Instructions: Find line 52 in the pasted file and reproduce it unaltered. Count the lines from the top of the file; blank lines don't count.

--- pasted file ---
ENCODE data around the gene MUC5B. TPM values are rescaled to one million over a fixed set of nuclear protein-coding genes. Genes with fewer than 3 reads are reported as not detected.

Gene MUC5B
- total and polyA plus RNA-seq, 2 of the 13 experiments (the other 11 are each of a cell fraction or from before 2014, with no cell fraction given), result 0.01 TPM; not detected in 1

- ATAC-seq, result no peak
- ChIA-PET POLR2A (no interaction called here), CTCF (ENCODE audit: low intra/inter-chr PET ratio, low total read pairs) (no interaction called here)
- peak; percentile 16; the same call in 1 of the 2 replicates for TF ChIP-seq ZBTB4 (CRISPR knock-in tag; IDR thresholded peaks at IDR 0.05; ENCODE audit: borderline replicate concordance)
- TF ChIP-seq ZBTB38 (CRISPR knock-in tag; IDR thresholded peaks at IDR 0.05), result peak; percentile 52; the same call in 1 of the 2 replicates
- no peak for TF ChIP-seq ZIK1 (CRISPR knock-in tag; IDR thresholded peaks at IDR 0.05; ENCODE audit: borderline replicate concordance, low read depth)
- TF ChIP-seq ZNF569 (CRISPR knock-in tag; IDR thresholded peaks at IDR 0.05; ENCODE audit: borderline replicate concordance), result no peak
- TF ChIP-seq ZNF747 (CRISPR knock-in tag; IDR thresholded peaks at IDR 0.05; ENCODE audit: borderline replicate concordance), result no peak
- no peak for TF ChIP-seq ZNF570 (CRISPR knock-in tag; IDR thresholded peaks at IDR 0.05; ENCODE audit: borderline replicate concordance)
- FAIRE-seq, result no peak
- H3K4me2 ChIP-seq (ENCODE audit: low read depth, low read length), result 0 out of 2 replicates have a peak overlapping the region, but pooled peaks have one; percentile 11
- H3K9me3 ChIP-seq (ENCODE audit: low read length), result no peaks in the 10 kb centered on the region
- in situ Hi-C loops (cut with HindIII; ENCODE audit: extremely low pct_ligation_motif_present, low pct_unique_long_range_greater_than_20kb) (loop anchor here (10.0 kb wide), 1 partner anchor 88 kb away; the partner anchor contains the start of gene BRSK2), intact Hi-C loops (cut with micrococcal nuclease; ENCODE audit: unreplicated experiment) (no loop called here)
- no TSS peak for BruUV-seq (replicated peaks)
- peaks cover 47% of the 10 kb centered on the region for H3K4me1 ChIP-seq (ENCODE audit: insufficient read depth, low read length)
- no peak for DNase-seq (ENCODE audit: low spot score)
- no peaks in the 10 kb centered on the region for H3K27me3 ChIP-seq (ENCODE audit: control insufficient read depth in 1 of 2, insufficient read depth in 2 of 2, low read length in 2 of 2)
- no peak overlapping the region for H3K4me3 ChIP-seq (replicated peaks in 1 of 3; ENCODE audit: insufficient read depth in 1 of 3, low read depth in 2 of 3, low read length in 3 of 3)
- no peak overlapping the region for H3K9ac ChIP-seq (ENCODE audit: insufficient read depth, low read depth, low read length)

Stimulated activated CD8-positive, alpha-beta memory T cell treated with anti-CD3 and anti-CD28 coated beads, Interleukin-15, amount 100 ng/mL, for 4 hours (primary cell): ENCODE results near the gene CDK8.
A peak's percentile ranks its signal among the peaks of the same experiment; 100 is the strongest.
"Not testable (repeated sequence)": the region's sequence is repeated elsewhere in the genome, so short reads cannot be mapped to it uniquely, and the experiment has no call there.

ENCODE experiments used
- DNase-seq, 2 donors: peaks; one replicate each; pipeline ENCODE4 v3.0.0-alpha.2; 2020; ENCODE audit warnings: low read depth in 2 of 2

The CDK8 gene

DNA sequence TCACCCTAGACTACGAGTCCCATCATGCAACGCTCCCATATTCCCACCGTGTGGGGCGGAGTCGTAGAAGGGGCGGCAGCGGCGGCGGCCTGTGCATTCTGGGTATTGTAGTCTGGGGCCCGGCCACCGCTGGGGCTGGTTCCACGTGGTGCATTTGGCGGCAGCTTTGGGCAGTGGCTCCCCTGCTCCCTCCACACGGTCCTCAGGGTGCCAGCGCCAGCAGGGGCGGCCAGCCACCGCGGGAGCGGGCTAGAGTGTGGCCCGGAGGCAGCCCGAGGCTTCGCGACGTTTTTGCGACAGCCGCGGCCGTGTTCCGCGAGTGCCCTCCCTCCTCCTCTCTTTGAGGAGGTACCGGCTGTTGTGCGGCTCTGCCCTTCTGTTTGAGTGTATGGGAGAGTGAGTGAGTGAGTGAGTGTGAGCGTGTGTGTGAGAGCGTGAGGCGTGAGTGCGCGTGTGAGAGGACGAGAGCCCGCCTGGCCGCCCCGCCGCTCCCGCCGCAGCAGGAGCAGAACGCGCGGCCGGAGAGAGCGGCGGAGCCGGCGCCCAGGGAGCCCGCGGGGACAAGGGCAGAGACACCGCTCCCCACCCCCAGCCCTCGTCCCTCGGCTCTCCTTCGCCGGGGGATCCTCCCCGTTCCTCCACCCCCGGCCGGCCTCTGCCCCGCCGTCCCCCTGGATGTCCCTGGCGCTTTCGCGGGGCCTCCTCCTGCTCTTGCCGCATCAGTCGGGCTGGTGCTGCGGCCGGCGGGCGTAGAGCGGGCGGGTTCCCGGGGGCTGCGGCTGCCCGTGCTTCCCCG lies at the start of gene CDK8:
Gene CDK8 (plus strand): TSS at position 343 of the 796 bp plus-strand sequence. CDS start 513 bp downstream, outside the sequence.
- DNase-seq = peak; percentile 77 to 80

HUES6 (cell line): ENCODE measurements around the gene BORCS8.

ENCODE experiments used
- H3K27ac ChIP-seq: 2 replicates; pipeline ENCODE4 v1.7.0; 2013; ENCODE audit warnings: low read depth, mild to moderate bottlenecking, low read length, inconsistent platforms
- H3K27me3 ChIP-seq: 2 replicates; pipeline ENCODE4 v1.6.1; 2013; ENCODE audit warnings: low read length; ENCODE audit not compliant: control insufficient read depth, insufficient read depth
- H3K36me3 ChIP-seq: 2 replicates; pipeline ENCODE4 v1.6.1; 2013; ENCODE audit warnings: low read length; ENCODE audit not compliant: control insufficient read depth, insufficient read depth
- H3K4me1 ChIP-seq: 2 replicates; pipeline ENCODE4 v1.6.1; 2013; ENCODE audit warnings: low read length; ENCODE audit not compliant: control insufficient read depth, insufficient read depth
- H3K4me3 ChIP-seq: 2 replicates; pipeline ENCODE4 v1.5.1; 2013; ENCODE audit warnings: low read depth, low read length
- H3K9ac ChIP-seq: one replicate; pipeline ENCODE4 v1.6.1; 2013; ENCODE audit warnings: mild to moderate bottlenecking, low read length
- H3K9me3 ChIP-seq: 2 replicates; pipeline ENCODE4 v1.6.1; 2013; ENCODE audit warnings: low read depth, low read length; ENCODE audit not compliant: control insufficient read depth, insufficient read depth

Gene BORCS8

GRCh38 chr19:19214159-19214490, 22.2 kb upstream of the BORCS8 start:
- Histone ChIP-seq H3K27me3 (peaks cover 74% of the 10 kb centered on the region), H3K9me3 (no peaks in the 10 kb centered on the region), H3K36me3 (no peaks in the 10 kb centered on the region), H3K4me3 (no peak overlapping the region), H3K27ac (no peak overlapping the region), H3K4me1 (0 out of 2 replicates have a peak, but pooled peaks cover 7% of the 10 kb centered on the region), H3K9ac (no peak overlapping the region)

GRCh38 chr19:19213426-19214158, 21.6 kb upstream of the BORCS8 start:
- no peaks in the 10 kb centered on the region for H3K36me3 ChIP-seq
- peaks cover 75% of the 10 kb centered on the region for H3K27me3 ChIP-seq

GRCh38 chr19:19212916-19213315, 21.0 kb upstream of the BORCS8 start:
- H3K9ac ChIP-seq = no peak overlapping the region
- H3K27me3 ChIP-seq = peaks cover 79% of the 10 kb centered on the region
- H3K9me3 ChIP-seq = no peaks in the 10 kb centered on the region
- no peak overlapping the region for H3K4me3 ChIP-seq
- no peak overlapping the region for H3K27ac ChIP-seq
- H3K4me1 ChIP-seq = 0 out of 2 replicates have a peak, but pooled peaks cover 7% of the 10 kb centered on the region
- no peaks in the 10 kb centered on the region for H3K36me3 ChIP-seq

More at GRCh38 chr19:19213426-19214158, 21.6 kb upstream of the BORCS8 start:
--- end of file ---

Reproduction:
- H3K4me1 ChIP-seq = 0 out of 2 replicates have a peak, but pooled peaks cover 7% of the 10 kb centered on the region